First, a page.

Not one of the master’s finest, but Koreeda’s subtle touch continues to bring warmth and insight to the complexity of modern family relations.
Dir. Hirokazu Kore-eda
2016 | Japan | Drama | 118 mins | 1.85:1 | Japanese
PG (passed clean)
Cast: Hiroshi Abe, Yoko Maki, Taiyo Yoshizawa, Kirin Kiki
Plot: After the death of his father, a private detective struggles to find child support money and reconnect with his son and ex-wife.
Awards: Nom. for Un Certain Regard Award (Cannes)
International Sales: Gaga
Subject Matter: Moderate
Narrative Style: Slightly Complex
Pace: Slightly Slow
Audience Type: Slightly Arthouse
(Reviewed at Japanese Film Festival – first published 4 Oct 2016)
The latest work by contemporary Japanese cinema’s foremost filmmaker brings us into the fractured nucleus of a family coming to terms with separation. An elderly grandmother loses her husband of fifty years, though she finds it a blessing of sorts. The death brings other members of the family together, but not necessarily closer.
Shinoda (Hiroshi Abe) plays the son of the grandmother. He is now divorced, but continues to see his growing kid each week, and struggles to pay for child support every month.
He works part-time at a detective agency, serving clients with adultery concerns. But what he really wants is to write again, after a stint as a relatively successful published author.
Writer-director (and editor) Hirokazu Kore-eda fashions a straightforward but affecting story about trying to connect again to the vestiges of the past.
Shinoda remembers his late father, his influence on gambling (to the utter detest of his mother), and the times they spent hiding from storms together in the local playground. But he is also aware of his present state, the yearning to take care of his son, and perhaps to reconcile with his estranged ex-spouse.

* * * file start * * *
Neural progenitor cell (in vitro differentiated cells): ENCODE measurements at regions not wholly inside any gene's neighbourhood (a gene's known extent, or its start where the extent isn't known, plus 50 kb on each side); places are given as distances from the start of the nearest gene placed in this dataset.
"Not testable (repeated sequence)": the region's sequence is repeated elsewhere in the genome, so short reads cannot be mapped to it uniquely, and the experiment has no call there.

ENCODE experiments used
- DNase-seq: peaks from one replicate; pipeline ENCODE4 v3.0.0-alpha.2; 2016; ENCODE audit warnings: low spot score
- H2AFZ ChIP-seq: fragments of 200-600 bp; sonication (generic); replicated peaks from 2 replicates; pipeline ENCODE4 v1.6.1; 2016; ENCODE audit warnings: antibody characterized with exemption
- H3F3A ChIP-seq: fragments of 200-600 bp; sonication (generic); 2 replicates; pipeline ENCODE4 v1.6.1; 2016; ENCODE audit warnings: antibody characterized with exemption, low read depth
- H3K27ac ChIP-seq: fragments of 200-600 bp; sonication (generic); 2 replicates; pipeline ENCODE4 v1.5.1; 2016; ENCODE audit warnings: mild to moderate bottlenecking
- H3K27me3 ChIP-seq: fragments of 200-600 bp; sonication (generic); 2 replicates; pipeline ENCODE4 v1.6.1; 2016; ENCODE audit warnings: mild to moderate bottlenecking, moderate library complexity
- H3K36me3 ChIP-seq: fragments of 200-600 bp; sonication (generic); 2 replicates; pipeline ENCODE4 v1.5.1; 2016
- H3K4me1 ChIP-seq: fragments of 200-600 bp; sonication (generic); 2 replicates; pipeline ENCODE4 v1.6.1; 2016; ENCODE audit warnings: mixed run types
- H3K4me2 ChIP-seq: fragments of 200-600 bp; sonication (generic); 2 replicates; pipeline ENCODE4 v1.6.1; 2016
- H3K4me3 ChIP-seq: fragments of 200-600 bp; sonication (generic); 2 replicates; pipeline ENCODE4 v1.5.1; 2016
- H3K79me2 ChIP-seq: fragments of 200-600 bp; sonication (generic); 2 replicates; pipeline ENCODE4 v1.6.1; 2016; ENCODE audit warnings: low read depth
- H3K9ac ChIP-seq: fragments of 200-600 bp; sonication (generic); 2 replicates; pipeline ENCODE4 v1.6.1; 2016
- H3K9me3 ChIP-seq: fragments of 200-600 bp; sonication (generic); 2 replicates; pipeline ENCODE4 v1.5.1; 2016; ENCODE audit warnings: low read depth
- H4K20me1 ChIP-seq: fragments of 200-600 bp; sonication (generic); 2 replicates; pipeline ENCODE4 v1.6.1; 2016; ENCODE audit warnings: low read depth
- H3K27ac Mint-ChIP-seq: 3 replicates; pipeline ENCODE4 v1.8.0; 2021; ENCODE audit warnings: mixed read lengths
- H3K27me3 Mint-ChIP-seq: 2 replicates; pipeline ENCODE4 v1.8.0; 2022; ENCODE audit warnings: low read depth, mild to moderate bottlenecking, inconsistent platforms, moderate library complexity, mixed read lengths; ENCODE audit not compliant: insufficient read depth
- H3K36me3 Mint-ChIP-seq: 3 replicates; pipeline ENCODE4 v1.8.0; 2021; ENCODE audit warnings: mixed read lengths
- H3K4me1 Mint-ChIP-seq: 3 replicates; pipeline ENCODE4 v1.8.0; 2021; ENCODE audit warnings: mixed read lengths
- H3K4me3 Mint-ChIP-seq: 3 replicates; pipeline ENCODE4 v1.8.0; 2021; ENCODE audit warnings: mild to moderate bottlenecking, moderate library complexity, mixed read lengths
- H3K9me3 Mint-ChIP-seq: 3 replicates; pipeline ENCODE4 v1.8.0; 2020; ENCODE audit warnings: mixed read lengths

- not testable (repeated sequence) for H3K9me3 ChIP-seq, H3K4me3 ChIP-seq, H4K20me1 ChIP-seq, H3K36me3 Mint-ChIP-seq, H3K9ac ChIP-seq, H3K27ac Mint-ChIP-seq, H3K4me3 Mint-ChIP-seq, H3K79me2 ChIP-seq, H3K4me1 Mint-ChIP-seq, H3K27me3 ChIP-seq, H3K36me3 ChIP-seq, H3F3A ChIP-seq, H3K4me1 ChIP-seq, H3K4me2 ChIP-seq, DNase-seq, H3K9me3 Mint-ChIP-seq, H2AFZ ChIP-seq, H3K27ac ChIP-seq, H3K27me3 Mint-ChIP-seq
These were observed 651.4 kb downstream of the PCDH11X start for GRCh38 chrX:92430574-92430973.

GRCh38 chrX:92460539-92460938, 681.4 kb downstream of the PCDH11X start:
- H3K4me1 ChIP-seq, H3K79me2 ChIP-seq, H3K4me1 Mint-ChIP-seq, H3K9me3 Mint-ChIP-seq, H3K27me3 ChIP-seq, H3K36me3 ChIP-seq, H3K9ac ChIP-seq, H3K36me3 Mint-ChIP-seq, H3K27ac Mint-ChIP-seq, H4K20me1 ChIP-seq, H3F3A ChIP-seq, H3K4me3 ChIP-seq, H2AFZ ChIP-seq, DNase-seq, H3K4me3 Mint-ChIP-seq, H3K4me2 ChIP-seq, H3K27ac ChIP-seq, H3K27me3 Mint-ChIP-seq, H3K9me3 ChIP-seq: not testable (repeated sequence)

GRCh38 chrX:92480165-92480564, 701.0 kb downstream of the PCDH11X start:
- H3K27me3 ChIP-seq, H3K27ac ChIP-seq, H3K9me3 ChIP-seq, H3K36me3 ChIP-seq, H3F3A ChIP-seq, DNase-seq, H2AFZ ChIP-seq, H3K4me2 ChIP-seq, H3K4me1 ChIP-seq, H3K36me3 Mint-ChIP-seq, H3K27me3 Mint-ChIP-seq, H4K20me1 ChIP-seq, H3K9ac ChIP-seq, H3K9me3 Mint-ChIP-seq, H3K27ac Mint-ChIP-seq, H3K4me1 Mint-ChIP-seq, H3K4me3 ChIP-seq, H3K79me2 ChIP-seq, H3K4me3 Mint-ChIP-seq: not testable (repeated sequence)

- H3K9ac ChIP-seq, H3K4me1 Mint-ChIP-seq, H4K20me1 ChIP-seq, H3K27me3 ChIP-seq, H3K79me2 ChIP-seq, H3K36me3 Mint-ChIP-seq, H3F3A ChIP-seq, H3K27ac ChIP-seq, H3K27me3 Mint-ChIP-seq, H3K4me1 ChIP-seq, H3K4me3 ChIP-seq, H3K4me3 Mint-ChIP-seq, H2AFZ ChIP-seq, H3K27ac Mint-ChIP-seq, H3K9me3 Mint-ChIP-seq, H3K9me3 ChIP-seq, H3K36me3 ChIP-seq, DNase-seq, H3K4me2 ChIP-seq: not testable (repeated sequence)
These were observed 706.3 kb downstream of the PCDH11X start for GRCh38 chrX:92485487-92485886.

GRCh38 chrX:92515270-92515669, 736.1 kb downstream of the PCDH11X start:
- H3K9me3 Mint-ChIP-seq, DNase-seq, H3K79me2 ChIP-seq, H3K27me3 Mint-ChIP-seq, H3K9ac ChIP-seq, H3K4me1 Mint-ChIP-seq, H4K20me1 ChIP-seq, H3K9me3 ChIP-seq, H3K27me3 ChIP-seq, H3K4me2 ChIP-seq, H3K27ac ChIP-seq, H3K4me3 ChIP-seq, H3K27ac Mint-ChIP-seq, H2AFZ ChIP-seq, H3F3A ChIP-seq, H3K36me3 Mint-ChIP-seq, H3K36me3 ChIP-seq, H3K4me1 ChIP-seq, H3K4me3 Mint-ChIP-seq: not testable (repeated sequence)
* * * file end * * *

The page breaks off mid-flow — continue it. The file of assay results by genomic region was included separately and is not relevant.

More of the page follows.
“I wonder why it is that men can’t love the present. Either they just keep chasing whatever it is they’ve lost… or they keep dreaming beyond their reach.”
After the Storm benefits from Kore-eda’s trademark subtle touch, which continues to bring warmth and insight to his continual obsession with family relations and their inherent complexities.
It is a film of two unsymmetrical halves—the first hour or so largely develops Shinoda outside of home, particularly his friendship with a younger colleague, while the second half puts him right in the thick of domestic affairs as he attempts (with the help of his mother) to mend lose ends.
For much of the last forty minutes, Shinoda’s ‘family’ seeks refuge from a hard-hitting typhoon (a circumstantial plot device that gives the film its title and a strong impetus for Kore-eda’s story to unfold) in the grandmother’s home.
It is with extreme restraint that Kore-eda did not resort to theatrics or emotional manipulation when such dramatics would have been called for in any other film.